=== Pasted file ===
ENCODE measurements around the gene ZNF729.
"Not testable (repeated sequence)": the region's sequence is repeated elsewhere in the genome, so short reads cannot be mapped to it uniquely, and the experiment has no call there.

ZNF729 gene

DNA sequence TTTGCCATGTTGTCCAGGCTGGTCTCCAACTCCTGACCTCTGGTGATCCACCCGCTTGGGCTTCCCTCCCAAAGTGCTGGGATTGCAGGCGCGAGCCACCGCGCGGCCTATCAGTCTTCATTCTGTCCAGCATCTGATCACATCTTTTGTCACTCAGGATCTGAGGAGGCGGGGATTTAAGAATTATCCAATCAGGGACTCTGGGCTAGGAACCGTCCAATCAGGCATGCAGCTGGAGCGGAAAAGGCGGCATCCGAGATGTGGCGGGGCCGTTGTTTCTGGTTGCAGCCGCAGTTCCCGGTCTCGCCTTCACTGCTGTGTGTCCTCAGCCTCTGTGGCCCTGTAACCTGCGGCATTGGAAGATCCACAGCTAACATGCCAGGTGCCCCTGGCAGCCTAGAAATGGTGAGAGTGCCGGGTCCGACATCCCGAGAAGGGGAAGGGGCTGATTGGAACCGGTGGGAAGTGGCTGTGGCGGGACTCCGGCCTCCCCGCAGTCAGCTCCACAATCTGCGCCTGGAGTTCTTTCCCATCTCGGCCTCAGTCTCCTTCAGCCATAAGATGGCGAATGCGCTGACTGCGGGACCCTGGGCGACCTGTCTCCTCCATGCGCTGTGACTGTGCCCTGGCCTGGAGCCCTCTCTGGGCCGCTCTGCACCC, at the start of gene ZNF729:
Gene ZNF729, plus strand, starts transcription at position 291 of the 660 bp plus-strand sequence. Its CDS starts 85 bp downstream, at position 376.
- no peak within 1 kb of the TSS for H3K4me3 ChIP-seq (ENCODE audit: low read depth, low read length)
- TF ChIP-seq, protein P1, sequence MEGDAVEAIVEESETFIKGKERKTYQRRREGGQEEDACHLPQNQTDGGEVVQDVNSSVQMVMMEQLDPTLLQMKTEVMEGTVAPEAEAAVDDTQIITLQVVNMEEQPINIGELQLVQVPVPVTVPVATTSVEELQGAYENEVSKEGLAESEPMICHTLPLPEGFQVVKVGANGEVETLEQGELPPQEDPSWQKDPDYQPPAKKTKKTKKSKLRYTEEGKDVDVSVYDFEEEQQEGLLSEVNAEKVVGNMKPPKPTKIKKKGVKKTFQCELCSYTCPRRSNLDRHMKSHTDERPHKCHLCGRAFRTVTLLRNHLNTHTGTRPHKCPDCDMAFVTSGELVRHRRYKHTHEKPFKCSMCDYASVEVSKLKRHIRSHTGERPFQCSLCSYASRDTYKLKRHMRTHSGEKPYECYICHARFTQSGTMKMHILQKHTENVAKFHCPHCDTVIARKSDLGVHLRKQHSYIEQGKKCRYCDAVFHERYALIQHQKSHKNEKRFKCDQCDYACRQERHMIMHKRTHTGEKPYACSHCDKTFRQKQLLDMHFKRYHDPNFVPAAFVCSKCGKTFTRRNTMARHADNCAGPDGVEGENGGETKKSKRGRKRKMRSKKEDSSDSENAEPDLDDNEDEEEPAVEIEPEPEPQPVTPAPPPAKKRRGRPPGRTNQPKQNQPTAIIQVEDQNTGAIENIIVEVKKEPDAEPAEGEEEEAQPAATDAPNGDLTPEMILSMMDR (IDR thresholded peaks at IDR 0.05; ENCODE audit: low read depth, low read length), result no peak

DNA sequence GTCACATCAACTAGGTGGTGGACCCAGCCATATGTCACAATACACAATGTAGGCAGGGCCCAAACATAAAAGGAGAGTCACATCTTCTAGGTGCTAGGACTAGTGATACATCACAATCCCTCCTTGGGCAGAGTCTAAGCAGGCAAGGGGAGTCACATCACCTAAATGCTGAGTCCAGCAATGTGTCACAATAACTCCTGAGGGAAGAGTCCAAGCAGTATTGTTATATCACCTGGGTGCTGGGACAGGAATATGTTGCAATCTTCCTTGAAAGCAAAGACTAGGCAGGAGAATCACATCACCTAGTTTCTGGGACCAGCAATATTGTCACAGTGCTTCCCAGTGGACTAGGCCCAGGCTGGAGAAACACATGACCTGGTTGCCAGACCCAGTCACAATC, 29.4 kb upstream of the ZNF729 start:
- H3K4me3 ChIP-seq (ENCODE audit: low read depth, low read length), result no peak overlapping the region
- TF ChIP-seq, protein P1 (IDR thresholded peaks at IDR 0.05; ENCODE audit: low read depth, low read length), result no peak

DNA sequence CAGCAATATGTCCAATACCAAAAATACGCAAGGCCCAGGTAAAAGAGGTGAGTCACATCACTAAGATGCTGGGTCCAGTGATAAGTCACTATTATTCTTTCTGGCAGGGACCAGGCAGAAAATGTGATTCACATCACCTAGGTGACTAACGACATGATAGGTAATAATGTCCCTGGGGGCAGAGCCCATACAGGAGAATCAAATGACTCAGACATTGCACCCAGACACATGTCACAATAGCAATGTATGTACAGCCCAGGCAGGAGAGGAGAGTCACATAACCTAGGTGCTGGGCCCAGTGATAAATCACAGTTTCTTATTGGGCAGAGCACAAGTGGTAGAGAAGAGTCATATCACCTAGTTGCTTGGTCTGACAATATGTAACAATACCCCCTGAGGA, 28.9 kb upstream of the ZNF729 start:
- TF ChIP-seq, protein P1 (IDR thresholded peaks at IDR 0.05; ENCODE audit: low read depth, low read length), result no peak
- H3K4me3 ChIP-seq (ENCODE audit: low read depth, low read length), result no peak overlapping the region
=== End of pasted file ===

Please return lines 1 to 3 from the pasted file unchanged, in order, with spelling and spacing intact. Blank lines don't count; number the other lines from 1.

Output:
ENCODE measurements around the gene ZNF729.
"Not testable (repeated sequence)": the region's sequence is repeated elsewhere in the genome, so short reads cannot be mapped to it uniquely, and the experiment has no call there.

ZNF729 gene